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Martin v. Vistaprint USA

United States District Court, D. Massachusetts

July 14, 2015



GEORGE A. O'TOOLE, Jr., District Judge.

For the reasons set forth below, this action is dismissed without prejudice for lack of subject matter jurisdiction.

I. Background

On June 15, 2015, Plaintiff Yohonia Martin, a California resident, filed a complaint against VistaPrint USA, a company with offices in Lexington, Massachusetts. The complaint is accompanied by a motion to proceed in forma pauperis.

As best can be gleaned from the complaint, plaintiff purchased a $54 website package from the defendant Vistaprint in March 2015. The following month, in April 2015, plaintiff discovered that Vistaprint again charged her account $54. Apparently, Vistaprint scheduled the charges from her checking account on a recurring basis. Plaintiff complains that the recurring charges are fraudulent because the funds were taken without plaintiff's permission. Moreover, the recurring charge caused a negative balance in plaintiff's checking account. Plaintiff alleges that defendant fails to respond to her emails and that efforts to reach the defendant through a toll-free call was unsuccessful. The complaint is accompanied by several exhibits, including a bank statement and a "30 Day Demand Letter." Plaintiff seeks triple damages for research ($475); bank charges ($162) and postage and mailing ($70.50) for a total of $2, 122.50.

II. Standard of Review

Because plaintiff is proceeding pro se, the Court will construe her motion generously. See Haines v. Kerner, 404 U.S. 519, 520 (1972); Rodi v. New Eng. Sch. of Law, 389 F.3d 5, 13 (1st Cir. 2004). However, the court is unable to determine a jurisdictional basis for this action.

Federal courts are "courts of limited jurisdiction.'" Picciotto v. Cont'l Cas. Co., 512 F.3d 9, 17 (1st Cir. 2008) (quoting Kokkonen v. Guardian Life Ins. Co. of Am., 511 U.S. 375, 377, 114 S.Ct. 1673, 1675, 128 L.Ed.2d 391 (1994)). Such courts may adjudicate only those cases authorized by the Constitution and by Congress. Kokkonen, 511 U.S. at 377. "[T]he party invoking the jurisdiction of a federal court carries the burden of proving its existence." Calderon-Serra v. Wilmington Trust Co., 715 F.3d 14, 17 (1st Cir. 2013) (quoting Murphy v. United States, 45 F.3d 520, 522 (1st Cir. 1995) (internal quotation marks omitted)).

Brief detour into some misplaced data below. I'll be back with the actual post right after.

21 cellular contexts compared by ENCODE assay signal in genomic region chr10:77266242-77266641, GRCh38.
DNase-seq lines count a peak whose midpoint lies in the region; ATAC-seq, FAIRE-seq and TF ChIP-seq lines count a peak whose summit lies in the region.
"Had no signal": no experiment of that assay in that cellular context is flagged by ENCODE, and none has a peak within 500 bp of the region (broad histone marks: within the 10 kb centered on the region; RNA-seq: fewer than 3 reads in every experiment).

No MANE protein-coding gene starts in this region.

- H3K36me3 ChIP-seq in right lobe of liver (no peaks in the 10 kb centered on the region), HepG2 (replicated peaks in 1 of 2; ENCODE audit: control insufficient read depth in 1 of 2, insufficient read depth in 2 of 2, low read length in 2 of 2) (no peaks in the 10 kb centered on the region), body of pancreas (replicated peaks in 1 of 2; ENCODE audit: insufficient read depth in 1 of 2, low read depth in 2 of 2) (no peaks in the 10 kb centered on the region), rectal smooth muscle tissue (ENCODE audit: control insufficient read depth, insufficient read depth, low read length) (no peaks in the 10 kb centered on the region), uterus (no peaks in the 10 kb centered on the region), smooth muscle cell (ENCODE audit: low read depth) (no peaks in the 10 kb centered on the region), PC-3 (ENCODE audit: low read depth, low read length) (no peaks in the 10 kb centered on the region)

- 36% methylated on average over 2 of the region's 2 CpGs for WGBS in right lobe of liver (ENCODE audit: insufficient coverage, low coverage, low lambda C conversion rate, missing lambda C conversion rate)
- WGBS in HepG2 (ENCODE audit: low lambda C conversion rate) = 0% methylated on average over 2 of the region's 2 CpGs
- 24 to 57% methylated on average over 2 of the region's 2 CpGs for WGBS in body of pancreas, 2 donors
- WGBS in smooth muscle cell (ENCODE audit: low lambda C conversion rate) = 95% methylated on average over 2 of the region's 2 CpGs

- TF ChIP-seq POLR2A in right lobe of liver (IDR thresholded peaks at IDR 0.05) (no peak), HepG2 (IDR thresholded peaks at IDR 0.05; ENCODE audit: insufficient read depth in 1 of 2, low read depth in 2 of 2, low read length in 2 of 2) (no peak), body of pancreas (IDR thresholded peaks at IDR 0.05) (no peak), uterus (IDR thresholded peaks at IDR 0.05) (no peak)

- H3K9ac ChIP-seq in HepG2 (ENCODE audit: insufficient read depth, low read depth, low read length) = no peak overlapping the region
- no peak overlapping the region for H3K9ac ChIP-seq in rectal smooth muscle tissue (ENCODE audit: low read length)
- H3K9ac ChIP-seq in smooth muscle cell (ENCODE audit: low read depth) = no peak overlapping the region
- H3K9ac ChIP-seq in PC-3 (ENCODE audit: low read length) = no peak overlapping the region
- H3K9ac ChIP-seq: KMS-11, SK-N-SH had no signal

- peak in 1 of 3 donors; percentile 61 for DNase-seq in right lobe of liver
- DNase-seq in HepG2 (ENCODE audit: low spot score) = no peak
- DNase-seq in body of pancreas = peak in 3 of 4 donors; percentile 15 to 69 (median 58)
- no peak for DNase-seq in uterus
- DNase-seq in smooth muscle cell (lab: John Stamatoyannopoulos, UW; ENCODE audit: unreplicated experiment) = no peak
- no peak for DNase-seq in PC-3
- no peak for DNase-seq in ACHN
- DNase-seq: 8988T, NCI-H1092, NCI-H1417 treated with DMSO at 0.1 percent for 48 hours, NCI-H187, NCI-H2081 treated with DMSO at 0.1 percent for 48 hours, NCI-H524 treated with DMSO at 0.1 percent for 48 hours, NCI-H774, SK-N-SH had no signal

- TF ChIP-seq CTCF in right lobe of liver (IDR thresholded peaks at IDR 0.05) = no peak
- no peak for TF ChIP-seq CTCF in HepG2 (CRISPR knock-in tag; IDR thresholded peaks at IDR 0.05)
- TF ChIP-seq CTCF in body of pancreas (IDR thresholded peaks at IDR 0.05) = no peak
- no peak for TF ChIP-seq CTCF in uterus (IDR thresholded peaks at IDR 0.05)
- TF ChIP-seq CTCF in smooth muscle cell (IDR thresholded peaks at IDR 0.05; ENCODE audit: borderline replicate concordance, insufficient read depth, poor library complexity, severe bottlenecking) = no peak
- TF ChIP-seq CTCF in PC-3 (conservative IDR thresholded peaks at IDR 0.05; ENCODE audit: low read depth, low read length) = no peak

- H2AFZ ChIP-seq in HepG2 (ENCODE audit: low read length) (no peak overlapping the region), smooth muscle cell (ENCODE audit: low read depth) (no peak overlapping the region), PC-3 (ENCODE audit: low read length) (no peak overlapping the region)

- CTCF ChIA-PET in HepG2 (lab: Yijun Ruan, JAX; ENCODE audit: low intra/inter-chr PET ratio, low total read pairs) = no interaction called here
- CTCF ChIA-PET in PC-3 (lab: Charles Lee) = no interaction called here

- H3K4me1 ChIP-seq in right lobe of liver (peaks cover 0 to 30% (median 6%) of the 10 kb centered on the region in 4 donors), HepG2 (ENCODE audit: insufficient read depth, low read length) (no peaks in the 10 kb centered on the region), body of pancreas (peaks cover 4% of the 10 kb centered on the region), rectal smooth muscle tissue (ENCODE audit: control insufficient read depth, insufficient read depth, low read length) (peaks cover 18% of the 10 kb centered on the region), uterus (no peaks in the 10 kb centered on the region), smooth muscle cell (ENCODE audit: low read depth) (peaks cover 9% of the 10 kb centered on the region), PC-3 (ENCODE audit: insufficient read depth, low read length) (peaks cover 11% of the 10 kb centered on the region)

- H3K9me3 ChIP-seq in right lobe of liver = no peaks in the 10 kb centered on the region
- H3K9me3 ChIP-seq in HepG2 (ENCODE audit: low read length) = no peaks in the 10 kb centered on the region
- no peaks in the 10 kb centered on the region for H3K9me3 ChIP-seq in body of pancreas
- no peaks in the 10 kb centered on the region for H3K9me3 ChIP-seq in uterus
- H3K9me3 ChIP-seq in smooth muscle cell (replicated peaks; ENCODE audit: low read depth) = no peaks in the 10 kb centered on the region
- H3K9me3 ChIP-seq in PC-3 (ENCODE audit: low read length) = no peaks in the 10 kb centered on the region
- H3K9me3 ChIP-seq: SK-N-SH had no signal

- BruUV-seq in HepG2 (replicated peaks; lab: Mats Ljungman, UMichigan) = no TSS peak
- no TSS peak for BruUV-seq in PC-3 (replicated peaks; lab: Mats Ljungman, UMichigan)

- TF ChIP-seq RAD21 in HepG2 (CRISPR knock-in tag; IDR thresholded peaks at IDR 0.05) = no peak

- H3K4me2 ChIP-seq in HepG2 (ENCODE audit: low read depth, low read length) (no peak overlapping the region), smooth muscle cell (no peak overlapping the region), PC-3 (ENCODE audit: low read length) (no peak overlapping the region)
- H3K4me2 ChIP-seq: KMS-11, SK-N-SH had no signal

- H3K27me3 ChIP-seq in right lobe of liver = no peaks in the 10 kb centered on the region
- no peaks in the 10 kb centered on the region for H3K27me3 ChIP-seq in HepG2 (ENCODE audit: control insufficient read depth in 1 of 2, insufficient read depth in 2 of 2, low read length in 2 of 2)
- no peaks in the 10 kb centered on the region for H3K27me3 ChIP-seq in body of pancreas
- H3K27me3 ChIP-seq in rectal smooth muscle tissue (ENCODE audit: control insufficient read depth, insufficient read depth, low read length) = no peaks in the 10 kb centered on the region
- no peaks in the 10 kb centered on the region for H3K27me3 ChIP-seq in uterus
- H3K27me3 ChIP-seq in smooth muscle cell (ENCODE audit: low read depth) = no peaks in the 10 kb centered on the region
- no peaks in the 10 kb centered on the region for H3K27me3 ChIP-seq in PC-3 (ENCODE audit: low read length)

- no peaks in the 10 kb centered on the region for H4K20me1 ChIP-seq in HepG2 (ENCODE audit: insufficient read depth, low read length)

The basic federal jurisdiction statutes, 28 U.S.C. §§ 1331, 1332, confer "federal question" and "diversity" jurisdiction, respectively. For diversity jurisdiction pursuant to 28 U.S.C. § 1332, each plaintiff must be diverse from each defendant, and the amount in controversy must exceed $75, 000. For federal question jurisdiction pursuant to 28 U.S.C. § 1331, the complaint must either (1) arise under a federal law or the United States Constitution, (2) allege a "case or controversy" within the meaning of Article III, section 2, or (3) be authorized by a jurisdiction statute. Baker v. Carr, 369 U.S. 186, 198, 82 S.Ct. 691, 699-700, 7 L.Ed.2d 663 (1962).

If the complaint is insufficient to support a claim under federal jurisdiction, it must be dismissed pursuant to Rule 12(h)(3) of the Federal Rules of Civil Procedure. See Fed.R.Civ.P. 12(h)(3) ("If the court determines at any time that it lacks subject matter jurisdiction, the court must dismiss the action."); see Arbaugh v. Y & H Corp., 546 U.S. 500, 506 (2006) ("The objection that a federal court lacks subject-matter jurisdiction may be raised by a party, or by a court on its own initiative, at any stage in the litigation, even after trial and the entry of judgment.") (internal citation omitted).

II. Discussion

The Court does not have subject matter jurisdiction over this action. Jurisdiction does not exist under Section 1331 because the plaintiff has not identified a cause of action under federal law. The plaintiff's cause of action appears to be fraud - a state law claim. The Court notes that small claims sessions are conducted in every state district court in the Commonwealth and perhaps plaintiff intended to bring suit in a state district court under the Massachusetts Consumer Protection Act, Chapter 93A. Here, plaintiff has in no way identified a federal law that could be at issue in this case. Thus, there is no federal question jurisdiction.

To the extent plaintiff predicates jurisdiction on diversity of citizenship as she is a California resident and Vistaprint has offices in Massachusetts, jurisdiction does not exist under Section 1332 because plaintiff cannot satisfy the amount in controversy requirement. The only damages plaintiff seems to allege in her complaint amount to $2, 122.50, stemming from bank, research and mailing charges. This amount falls markedly short of the $75, 000.01 required amount. Therefore, this Court cannot have diversity jurisdiction under Section 1332.

Because "it is crystal clear that the plaintiff cannot prevail and that amending the complaint would be futile, " dismissal sua sponte is appropriate. Garayalde-Rijos v. Municipality of Carolina, 747 F.3d 15, 23 (1st Cir. 2014) (citations and internal quotation marks omitted). Given the ...

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